Africa Environment Ministers to Take Action for Sustainable Development

Durban, 14 November 2019 – Under the theme ‘Taking action for Environment Sustainability and Prosperity in Africa’, the 17th Ordinary Session of the African Ministerial Conference on the Environment (AMCEN) opened today at the Olive Convention Centre in the coastal city of Durban in South Africa.

The Conference focuses on greening the economy in Africa; advancing the circular economy; the development of a blue economy; biodiversity loss; land degradation; desertification, drought and climate change.

The environment ministers will discuss the need for African countries to take practical actions, including implementating policies and relevant regional and global frameworks, for the continent to attain environmental sustainability and prosperity, and achieve the Sustainable Development Goals (SDGs) and Africa’s Agenda 2063.

The 17th AMCEN Conference is expected to inspire and mobilise actions leading to a greater accounting of the progress made so far and the gaps that remain, with a robust monitoring system helping to spot shortcomings and ensure that the decisions made at AMCEN are properly implemented.

“As environment ministers, we must shoulder the responsibility for mobilizing the global community to act on climate change, food insecurity, poverty and environmental pollution. Our theme is a call to member states to scale up actions to implement AMCEN’s decisions and address the environmental challenges that most of our countries continue to encounter,” said Lee White, the outgoing President of AMCEN. “There is, therefore, still a lot of hard work ahead of us as we make efforts to implement the sustainable development goals and the Paris agreement, among other global frameworks.”

In its 34 years in existence, AMCEN has grown to become the central forum for environmental policy making in Africa. Ministerial discussions will also focus on speeding up the implementation of decisions by introducing new and innovative mechanisms at national and regional levels to accelerate the achievement of the Continent’s sustainable development.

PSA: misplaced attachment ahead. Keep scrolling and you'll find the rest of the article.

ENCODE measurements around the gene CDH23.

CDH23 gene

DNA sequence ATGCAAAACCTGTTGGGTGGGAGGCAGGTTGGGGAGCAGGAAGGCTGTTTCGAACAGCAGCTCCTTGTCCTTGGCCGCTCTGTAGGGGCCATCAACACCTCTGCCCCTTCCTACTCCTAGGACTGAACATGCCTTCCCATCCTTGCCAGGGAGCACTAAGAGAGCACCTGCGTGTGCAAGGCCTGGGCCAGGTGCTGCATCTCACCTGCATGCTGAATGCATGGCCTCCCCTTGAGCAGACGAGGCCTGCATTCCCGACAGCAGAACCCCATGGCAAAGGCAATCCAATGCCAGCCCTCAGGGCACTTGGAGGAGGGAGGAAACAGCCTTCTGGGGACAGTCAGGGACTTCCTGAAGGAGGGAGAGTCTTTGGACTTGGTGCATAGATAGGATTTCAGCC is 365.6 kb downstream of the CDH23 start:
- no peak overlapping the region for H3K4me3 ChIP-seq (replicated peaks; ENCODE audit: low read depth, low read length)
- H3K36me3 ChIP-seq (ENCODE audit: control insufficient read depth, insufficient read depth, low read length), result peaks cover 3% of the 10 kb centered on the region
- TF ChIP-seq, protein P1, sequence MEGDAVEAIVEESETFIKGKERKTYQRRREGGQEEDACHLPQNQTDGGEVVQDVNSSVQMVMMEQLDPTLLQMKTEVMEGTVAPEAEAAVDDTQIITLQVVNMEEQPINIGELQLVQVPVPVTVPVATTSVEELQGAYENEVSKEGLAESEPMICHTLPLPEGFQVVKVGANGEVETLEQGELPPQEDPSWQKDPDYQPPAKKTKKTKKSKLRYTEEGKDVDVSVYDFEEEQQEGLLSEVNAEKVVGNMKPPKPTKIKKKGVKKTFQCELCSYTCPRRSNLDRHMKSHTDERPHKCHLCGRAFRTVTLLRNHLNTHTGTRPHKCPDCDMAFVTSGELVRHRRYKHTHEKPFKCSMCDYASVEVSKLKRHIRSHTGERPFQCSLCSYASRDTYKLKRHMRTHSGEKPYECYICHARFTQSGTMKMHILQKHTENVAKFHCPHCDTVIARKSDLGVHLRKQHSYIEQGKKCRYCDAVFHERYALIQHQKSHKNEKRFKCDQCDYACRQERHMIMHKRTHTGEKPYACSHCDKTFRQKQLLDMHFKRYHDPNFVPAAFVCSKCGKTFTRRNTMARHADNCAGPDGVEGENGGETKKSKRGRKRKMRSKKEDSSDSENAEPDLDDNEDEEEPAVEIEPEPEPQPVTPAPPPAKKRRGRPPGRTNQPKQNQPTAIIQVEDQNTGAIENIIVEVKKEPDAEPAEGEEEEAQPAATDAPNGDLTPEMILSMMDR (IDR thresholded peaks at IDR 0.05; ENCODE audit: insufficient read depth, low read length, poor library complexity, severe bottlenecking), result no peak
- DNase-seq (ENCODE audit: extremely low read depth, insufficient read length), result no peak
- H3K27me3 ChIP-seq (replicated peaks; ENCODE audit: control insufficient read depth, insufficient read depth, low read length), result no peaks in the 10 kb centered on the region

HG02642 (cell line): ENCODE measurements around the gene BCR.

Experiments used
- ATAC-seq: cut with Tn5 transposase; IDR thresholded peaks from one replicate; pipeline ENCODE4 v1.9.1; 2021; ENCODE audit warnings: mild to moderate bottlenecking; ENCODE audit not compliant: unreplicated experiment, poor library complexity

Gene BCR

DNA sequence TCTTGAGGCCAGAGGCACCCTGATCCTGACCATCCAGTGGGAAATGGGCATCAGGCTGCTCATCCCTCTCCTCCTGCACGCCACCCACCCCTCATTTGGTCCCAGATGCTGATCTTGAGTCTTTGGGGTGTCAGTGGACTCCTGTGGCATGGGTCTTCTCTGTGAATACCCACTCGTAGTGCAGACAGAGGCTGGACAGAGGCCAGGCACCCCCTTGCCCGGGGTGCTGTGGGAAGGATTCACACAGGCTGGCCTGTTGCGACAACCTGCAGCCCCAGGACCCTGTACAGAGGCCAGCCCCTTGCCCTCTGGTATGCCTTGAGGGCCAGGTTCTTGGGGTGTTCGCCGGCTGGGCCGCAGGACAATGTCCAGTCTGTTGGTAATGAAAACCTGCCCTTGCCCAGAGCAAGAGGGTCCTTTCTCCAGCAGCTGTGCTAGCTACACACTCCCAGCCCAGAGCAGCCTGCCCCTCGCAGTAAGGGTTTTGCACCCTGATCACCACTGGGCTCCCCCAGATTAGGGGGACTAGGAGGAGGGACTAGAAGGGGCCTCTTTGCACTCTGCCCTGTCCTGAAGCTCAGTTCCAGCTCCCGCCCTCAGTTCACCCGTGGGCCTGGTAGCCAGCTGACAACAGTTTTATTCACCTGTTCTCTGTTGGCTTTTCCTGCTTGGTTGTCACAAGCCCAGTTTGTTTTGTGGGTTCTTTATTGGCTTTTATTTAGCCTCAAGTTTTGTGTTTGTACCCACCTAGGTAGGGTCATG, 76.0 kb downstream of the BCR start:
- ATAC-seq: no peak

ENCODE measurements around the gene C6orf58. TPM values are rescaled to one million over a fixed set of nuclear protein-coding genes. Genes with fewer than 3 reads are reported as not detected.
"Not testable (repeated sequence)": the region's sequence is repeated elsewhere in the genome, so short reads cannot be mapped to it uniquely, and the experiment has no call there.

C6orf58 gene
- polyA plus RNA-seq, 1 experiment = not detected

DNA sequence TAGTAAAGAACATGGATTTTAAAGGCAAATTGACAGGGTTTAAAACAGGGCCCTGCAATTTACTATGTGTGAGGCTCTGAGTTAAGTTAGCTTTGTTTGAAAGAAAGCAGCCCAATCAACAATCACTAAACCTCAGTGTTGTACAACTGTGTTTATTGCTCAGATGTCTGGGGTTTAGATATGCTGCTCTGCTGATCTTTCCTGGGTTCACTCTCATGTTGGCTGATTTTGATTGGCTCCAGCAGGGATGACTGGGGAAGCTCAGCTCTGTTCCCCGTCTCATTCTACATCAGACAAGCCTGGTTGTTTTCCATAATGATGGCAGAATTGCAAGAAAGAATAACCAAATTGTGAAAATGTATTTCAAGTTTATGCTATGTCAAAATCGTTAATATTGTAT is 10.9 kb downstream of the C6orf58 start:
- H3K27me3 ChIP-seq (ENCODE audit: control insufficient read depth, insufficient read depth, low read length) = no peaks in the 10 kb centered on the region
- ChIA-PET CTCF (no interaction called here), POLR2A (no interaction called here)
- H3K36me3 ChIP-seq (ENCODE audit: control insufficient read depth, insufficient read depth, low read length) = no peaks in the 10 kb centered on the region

“The solutions are in our hands – whether it is to halve emissions by 2030; craft out a new relationship with nature; or transform the way we live, produce and consume. And we also know that time is of the essence. The window for environmental action is shrinking” said Joyce Msuya, Deputy Executive Director of the United Nations Environment Programme (UNEP), which hosts the AMCEN Secretariat.

“We are already seeing great strides towards this future. From wildlife conservation, forest regeneration and conservation, pollution control and legislation on single-use plastic, adoption of green economy approaches, Africa has much success to report. More than 90 percent of countries have ratified their Nationally Determined Contributions (NDCs) – the most of any region in the world.  Governments across the continent have established policy frameworks for ambitious climate action,” she added.

Ministers are expected to support a call for the creation of a cross-sectoral taskforce in each country to ensure that environmental policies are harmonised across government departments.

In attendance are representatives from the 54 African Member States, including finance and industrial sectors.  This year’s Conference also brings on board a wide range of stakeholders from line ministries, private sector, civil society and development partners.

The five-day programme consists of a meeting of the expert group from 11 to 13 November, and a ministerial segment on 14 and 15 November. A pre-AMCEN civil society meeting has been ongoing since the 9th; its outcome will feed into the deliberations of the conference.

South Africa will assume the rotating Presidency of AMCEN from Gabon for the next two years, and a new Bureau for the conference will be elected.

South Africa will assume the rotating Presidency of AMCEN from Gabon for the next two years, and a new Bureau for the conference will be elected.